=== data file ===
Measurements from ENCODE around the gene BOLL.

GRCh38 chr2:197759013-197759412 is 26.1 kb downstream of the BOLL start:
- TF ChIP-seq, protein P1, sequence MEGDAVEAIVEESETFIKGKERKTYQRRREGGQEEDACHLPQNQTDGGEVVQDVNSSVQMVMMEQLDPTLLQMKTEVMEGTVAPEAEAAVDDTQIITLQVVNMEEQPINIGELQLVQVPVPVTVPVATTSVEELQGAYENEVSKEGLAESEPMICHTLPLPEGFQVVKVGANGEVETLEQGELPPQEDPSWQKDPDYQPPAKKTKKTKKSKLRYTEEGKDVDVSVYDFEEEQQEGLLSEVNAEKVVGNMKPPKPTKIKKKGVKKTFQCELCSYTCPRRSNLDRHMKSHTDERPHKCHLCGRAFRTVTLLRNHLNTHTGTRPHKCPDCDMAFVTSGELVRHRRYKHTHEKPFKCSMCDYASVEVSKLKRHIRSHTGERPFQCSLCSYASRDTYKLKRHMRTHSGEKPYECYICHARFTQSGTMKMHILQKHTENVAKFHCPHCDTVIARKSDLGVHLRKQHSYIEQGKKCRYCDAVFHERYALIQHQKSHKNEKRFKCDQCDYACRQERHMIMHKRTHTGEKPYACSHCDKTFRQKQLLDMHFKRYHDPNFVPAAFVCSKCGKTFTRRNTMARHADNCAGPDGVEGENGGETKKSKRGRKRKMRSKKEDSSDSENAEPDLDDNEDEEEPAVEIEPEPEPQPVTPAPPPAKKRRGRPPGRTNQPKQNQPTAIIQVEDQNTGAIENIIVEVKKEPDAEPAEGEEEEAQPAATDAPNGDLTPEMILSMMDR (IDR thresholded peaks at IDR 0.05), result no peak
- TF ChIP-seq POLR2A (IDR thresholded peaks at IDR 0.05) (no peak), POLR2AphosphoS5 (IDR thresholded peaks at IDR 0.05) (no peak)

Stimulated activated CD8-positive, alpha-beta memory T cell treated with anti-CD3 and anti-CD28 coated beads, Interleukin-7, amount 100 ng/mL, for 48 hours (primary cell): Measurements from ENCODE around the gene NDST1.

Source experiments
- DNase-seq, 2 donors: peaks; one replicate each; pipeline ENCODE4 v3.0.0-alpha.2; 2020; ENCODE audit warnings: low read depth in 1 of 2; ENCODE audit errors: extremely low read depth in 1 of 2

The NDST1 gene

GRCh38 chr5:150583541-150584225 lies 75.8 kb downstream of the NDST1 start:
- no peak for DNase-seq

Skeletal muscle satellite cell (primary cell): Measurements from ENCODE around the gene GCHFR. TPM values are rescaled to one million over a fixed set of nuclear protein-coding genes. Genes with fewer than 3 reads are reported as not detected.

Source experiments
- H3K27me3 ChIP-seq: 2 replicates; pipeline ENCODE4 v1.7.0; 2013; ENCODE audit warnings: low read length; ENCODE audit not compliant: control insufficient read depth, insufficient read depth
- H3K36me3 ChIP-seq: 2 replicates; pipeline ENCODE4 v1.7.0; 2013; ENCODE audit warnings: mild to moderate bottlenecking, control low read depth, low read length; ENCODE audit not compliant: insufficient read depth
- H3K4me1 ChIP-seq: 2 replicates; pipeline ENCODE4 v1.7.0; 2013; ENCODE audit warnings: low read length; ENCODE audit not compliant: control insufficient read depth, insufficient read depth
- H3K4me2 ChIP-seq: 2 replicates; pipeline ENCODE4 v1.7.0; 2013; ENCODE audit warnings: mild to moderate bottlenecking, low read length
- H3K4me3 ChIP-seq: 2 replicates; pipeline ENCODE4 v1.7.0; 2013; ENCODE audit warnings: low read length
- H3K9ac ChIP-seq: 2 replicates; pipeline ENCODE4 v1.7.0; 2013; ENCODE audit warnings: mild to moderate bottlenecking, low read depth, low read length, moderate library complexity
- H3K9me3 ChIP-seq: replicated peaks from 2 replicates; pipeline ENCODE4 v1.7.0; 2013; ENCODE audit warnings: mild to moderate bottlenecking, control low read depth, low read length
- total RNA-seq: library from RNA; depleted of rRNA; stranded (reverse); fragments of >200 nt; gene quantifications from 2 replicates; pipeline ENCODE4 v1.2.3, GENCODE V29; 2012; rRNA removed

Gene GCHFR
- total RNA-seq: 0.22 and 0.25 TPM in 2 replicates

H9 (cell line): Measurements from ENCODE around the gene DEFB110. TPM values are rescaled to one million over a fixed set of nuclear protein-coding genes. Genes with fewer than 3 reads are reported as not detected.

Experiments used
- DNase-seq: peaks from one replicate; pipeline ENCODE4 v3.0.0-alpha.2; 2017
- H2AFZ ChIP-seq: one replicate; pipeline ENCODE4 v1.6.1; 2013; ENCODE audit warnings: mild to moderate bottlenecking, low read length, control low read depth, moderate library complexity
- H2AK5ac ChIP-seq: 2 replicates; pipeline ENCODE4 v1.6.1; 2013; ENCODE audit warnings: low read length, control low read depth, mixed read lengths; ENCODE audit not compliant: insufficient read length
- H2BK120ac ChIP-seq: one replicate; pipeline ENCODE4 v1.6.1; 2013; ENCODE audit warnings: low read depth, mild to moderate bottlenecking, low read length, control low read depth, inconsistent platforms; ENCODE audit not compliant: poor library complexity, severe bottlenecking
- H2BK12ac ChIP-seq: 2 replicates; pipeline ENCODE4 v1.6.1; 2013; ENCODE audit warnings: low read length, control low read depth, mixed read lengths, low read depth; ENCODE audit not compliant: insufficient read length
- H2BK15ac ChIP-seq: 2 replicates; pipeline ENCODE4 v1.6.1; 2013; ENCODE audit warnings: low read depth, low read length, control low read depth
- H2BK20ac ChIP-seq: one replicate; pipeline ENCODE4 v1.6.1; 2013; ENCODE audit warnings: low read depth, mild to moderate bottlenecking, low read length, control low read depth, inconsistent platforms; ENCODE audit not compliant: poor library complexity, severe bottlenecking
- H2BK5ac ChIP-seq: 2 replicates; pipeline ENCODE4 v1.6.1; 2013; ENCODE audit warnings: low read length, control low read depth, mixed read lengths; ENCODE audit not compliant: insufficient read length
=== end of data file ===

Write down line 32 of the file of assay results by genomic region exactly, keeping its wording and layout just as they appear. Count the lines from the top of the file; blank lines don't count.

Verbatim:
- H2BK5ac ChIP-seq: 2 replicates; pipeline ENCODE4 v1.6.1; 2013; ENCODE audit warnings: low read length, control low read depth, mixed read lengths; ENCODE audit not compliant: insufficient read length